Beginning with Yuka, a 39,000-year-old mummified woolly mammoth recently found in the Siberian permafrost, each of the sixteen essays in Animals Strike Curious Poses investigates a different famous animal named and immortalised by humans. Here are the starling that inspired Mozart with its song, Darwin's tortoise Harriet, and in an extraordinary essay, Jumbo the elephant (and how they tried to electrocute him). Modelled loosely on a medieval bestiary, these witty , playful, provocative essays traverse history, myth, science and more, introducing a stunning new writer to British readers.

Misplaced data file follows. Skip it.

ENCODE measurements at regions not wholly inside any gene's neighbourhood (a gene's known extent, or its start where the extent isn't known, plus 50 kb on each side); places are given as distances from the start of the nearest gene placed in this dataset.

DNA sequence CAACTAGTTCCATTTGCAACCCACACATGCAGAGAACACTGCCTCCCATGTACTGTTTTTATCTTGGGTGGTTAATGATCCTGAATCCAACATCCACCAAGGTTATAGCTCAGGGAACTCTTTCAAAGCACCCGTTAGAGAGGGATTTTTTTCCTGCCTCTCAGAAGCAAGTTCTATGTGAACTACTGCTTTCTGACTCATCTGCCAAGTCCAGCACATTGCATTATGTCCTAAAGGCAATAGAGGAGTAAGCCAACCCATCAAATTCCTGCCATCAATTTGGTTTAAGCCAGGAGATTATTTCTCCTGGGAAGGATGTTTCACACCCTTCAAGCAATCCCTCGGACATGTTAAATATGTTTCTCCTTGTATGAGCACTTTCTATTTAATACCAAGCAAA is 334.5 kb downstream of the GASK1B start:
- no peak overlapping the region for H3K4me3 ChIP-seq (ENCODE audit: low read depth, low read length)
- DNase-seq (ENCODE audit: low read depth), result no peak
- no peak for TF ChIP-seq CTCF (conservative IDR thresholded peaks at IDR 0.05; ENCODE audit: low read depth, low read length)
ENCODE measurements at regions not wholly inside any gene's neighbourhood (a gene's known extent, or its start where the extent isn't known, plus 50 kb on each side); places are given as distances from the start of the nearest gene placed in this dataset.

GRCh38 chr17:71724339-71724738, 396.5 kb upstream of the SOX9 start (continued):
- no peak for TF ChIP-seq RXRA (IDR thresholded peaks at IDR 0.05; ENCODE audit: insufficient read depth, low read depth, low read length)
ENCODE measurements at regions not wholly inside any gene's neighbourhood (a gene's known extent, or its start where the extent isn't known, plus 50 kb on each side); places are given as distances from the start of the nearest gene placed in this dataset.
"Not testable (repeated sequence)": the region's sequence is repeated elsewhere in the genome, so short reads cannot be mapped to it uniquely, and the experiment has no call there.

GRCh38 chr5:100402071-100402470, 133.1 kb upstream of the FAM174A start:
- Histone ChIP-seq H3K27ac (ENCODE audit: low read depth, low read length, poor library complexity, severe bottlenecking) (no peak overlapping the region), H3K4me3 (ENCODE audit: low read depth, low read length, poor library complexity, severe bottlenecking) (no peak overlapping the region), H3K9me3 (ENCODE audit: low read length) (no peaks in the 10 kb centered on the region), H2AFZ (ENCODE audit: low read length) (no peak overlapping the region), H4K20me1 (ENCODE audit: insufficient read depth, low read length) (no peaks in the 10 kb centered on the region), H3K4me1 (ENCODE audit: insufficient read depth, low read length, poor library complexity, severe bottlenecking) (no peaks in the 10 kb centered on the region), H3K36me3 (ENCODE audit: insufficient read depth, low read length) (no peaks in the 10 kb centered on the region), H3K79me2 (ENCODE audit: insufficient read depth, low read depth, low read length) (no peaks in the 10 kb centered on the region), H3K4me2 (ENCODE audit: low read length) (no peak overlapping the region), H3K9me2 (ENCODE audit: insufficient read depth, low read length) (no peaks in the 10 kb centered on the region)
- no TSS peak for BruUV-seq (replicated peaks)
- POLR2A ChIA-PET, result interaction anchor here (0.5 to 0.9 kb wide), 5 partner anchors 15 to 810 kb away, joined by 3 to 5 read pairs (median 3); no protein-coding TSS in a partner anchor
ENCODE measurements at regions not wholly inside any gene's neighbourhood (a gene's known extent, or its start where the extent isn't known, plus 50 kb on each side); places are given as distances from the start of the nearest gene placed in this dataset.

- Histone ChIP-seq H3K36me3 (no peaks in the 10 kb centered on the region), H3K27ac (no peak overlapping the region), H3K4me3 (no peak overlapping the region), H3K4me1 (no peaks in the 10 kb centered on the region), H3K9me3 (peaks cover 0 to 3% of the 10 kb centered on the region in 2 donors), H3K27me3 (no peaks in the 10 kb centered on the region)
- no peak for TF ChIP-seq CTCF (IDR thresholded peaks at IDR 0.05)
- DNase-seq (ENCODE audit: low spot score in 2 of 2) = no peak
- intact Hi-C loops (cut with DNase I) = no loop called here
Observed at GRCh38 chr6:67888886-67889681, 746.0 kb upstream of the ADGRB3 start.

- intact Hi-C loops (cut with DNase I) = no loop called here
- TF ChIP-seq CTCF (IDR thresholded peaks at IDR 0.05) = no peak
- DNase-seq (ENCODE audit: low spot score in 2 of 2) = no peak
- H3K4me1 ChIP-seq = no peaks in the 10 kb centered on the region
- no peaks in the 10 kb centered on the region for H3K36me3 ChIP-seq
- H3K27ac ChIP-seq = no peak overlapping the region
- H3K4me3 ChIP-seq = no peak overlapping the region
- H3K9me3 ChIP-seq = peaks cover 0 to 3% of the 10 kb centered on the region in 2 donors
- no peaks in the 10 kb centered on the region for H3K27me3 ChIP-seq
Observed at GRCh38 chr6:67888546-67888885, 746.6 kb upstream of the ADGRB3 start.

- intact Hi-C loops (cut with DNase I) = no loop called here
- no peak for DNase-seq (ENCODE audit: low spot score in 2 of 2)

"I've spent decades reading books on the roles animals play in human cultures, but none have ever made me think, and feel, as much as this one. It's a devastating meditation on our relationship to the natural world. It might be the best book on animals I've ever read. It's also the only one that's made me laugh out loud." -- Helen Macdonald * New York Times Book Review * "Stunning... Passarello's keen wit is on display throughout as she raises questions about the uniqueness of humans.... A feast of surprising juxtapositions and gorgeous prose." * Publishers Weekly, starred review * "This phenomenal collection documents the lives of particular animals from a wide range of species... Passarello treats her subjects with dextrous care, weaving narratives together in a way that investigates, honours, and complicates her subjects... Passarello has created a consistently original, thoroughly researched, altogether fascinating compendium." * Booklist, starred review * "In Animals Strike Curious Poses Elena Passarello spins fantastic, wondrous, and true tall tales about species big and small. Her essays are dream-spaces of imagery and ideas.... This book will leave little doubt that Passarello is one our country's most gifted young prose writers." -- Hector Tobar, author of Deep Down Dark and The Barbarian Nurseries "Animals Strike Curious Poses turns the bestiary inside out, holds the mummified mammoth heart up against our own, and, from the braided ventricles, springboards into intoxicating and animated meditations on our penchant for ownership via naming... This book is a gift to us from one of the best, most important, and most exciting essayists of the 21st century." -- Matthew Gavin Frank, author of The Mad Feast and Preparing the Ghost: An Essay Concerning the Giant Squid and Its First Photographer